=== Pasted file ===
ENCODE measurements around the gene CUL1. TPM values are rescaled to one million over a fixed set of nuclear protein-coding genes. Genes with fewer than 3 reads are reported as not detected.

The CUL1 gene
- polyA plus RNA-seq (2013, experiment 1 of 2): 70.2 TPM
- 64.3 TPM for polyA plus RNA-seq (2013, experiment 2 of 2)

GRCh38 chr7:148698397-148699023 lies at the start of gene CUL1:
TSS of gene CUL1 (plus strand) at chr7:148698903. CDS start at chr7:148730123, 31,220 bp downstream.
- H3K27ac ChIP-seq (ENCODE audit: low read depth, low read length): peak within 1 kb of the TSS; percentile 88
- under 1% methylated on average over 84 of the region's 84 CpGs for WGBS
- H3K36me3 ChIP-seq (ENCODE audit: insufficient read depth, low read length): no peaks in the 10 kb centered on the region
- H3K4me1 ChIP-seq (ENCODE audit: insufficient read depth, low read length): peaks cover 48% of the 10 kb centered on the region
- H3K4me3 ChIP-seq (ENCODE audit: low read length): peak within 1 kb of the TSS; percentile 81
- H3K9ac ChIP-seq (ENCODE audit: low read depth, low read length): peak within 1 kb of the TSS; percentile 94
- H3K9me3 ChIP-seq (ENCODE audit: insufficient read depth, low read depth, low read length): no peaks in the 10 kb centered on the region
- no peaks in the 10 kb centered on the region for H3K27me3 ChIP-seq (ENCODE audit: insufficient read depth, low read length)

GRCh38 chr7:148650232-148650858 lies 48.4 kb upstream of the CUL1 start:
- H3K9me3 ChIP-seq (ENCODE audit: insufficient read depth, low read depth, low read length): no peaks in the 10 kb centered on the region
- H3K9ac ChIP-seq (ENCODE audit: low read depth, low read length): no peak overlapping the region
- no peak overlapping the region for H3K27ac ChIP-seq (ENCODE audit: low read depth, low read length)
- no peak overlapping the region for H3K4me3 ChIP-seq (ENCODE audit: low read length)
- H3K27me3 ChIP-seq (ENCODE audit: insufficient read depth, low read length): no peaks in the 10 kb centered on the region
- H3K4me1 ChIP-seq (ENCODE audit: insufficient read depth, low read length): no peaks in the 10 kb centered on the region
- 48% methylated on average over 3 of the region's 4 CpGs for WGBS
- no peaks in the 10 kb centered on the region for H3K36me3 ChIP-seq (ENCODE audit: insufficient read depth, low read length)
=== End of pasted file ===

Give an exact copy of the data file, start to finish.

ENCODE measurements around the gene CUL1. TPM values are rescaled to one million over a fixed set of nuclear protein-coding genes. Genes with fewer than 3 reads are reported as not detected.

The CUL1 gene
- polyA plus RNA-seq (2013, experiment 1 of 2): 70.2 TPM
- 64.3 TPM for polyA plus RNA-seq (2013, experiment 2 of 2)

GRCh38 chr7:148698397-148699023 lies at the start of gene CUL1:
TSS of gene CUL1 (plus strand) at chr7:148698903. CDS start at chr7:148730123, 31,220 bp downstream.
- H3K27ac ChIP-seq (ENCODE audit: low read depth, low read length): peak within 1 kb of the TSS; percentile 88
- under 1% methylated on average over 84 of the region's 84 CpGs for WGBS
- H3K36me3 ChIP-seq (ENCODE audit: insufficient read depth, low read length): no peaks in the 10 kb centered on the region
- H3K4me1 ChIP-seq (ENCODE audit: insufficient read depth, low read length): peaks cover 48% of the 10 kb centered on the region
- H3K4me3 ChIP-seq (ENCODE audit: low read length): peak within 1 kb of the TSS; percentile 81
- H3K9ac ChIP-seq (ENCODE audit: low read depth, low read length): peak within 1 kb of the TSS; percentile 94
- H3K9me3 ChIP-seq (ENCODE audit: insufficient read depth, low read depth, low read length): no peaks in the 10 kb centered on the region
- no peaks in the 10 kb centered on the region for H3K27me3 ChIP-seq (ENCODE audit: insufficient read depth, low read length)

GRCh38 chr7:148650232-148650858 lies 48.4 kb upstream of the CUL1 start:
- H3K9me3 ChIP-seq (ENCODE audit: insufficient read depth, low read depth, low read length): no peaks in the 10 kb centered on the region
- H3K9ac ChIP-seq (ENCODE audit: low read depth, low read length): no peak overlapping the region
- no peak overlapping the region for H3K27ac ChIP-seq (ENCODE audit: low read depth, low read length)
- no peak overlapping the region for H3K4me3 ChIP-seq (ENCODE audit: low read length)
- H3K27me3 ChIP-seq (ENCODE audit: insufficient read depth, low read length): no peaks in the 10 kb centered on the region
- H3K4me1 ChIP-seq (ENCODE audit: insufficient read depth, low read length): no peaks in the 10 kb centered on the region
- 48% methylated on average over 3 of the region's 4 CpGs for WGBS
- no peaks in the 10 kb centered on the region for H3K36me3 ChIP-seq (ENCODE audit: insufficient read depth, low read length)